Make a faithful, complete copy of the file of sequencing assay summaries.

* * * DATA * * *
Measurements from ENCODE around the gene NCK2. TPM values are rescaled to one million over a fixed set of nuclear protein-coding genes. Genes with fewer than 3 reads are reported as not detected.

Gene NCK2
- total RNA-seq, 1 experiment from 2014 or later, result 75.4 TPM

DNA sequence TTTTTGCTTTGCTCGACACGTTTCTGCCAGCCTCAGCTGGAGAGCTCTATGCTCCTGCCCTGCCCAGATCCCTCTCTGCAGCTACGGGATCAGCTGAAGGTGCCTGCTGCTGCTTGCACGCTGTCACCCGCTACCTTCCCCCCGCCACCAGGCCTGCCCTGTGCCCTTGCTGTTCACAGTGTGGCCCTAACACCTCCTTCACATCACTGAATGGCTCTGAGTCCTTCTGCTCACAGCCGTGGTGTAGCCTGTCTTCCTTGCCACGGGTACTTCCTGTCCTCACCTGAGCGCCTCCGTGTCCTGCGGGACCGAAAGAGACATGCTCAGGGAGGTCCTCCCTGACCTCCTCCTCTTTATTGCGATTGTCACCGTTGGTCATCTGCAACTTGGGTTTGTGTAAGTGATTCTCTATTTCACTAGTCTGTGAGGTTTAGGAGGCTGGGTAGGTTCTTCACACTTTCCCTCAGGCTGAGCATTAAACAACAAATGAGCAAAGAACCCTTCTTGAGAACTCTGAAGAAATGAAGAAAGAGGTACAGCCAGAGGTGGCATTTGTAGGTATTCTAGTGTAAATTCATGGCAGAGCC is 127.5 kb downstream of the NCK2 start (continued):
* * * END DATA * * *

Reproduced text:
Measurements from ENCODE around the gene NCK2. TPM values are rescaled to one million over a fixed set of nuclear protein-coding genes. Genes with fewer than 3 reads are reported as not detected.

Gene NCK2
- total RNA-seq, 1 experiment from 2014 or later, result 75.4 TPM

DNA sequence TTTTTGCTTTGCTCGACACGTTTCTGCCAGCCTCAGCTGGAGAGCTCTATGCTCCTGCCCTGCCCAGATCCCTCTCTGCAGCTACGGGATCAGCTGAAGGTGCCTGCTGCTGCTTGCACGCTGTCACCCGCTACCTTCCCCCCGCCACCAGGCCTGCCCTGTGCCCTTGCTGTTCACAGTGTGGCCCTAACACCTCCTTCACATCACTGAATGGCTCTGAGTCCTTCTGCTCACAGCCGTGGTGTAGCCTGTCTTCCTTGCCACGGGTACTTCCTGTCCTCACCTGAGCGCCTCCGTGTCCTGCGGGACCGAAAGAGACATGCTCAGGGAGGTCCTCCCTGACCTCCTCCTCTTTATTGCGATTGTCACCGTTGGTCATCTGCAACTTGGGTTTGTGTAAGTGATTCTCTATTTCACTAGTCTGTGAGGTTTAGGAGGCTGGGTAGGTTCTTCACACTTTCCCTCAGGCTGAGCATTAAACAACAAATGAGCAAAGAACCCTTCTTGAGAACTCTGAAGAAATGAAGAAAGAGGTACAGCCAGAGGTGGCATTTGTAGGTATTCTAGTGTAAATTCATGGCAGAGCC is 127.5 kb downstream of the NCK2 start (continued):